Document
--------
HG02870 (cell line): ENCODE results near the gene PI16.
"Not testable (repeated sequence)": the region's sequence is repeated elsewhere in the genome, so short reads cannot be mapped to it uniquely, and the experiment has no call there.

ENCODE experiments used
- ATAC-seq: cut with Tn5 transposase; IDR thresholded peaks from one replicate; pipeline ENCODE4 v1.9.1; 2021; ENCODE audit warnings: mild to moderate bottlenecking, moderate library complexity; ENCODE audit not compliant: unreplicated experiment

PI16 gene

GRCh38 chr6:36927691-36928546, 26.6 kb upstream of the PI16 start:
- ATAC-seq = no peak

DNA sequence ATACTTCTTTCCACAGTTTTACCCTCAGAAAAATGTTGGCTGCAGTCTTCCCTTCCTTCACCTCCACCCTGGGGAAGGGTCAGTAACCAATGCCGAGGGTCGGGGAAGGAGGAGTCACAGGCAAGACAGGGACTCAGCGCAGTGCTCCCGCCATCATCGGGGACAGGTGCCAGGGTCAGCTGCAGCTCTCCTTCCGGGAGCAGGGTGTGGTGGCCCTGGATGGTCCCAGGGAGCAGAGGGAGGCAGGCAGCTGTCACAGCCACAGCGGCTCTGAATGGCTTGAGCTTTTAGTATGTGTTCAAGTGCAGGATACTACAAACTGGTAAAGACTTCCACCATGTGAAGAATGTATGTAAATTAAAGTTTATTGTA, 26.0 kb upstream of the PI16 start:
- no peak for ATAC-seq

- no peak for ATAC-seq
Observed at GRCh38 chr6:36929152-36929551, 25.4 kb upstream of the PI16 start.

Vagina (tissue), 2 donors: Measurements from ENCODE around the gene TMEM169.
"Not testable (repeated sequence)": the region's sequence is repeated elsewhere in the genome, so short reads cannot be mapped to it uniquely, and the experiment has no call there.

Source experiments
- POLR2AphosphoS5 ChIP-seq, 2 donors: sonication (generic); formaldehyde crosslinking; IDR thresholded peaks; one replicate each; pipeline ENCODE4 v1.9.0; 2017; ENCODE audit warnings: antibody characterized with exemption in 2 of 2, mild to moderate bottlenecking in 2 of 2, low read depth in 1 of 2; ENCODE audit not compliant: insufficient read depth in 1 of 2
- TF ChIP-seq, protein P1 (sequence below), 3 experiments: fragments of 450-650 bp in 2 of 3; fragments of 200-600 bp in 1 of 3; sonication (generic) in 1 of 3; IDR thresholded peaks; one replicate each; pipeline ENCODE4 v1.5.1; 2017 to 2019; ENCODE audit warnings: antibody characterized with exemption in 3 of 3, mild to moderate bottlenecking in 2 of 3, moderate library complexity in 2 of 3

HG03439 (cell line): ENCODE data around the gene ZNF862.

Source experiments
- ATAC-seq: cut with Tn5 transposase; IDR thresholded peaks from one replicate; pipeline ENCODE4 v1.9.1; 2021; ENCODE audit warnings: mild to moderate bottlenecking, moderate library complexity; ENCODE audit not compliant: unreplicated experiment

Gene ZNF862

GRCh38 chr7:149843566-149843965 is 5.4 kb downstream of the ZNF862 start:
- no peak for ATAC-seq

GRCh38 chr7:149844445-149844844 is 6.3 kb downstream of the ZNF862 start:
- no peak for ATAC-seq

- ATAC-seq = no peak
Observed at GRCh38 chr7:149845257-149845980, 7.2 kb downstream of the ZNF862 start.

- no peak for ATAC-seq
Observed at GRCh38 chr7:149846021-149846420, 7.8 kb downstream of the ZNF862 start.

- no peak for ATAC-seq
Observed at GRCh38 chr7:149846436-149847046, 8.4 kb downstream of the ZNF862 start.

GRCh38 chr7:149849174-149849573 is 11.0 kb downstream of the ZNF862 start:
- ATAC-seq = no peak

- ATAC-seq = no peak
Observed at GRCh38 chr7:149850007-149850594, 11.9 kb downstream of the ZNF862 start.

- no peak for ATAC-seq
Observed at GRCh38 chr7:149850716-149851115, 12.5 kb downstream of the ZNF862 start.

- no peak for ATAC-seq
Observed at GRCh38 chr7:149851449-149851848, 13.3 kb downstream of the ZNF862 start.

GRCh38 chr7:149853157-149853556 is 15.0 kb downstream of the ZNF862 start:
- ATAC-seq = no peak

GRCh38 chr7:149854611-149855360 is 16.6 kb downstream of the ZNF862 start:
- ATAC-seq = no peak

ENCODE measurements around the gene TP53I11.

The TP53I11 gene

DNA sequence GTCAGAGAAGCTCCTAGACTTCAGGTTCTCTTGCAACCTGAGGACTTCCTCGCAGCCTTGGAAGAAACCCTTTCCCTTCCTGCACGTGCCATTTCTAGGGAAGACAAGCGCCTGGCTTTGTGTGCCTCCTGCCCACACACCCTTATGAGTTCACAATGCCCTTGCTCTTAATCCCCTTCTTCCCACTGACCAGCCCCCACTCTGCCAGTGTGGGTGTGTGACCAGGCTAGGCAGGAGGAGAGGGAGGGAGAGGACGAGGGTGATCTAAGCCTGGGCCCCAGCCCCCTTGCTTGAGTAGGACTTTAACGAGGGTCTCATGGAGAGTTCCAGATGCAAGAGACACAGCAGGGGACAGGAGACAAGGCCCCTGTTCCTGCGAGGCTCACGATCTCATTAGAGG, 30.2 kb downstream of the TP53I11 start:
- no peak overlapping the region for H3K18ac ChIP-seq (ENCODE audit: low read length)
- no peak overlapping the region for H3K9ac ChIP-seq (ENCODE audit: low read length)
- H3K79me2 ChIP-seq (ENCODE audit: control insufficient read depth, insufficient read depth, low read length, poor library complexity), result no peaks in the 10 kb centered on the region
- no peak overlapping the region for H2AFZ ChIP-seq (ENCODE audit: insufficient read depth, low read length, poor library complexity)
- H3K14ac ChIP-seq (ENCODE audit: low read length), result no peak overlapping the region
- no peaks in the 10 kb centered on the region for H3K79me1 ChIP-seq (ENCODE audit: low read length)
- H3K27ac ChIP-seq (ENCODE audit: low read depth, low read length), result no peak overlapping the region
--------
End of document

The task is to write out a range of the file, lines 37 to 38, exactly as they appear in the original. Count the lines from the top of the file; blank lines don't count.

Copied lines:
- no peak for ATAC-seq
Observed at GRCh38 chr7:149851449-149851848, 13.3 kb downstream of the ZNF862 start.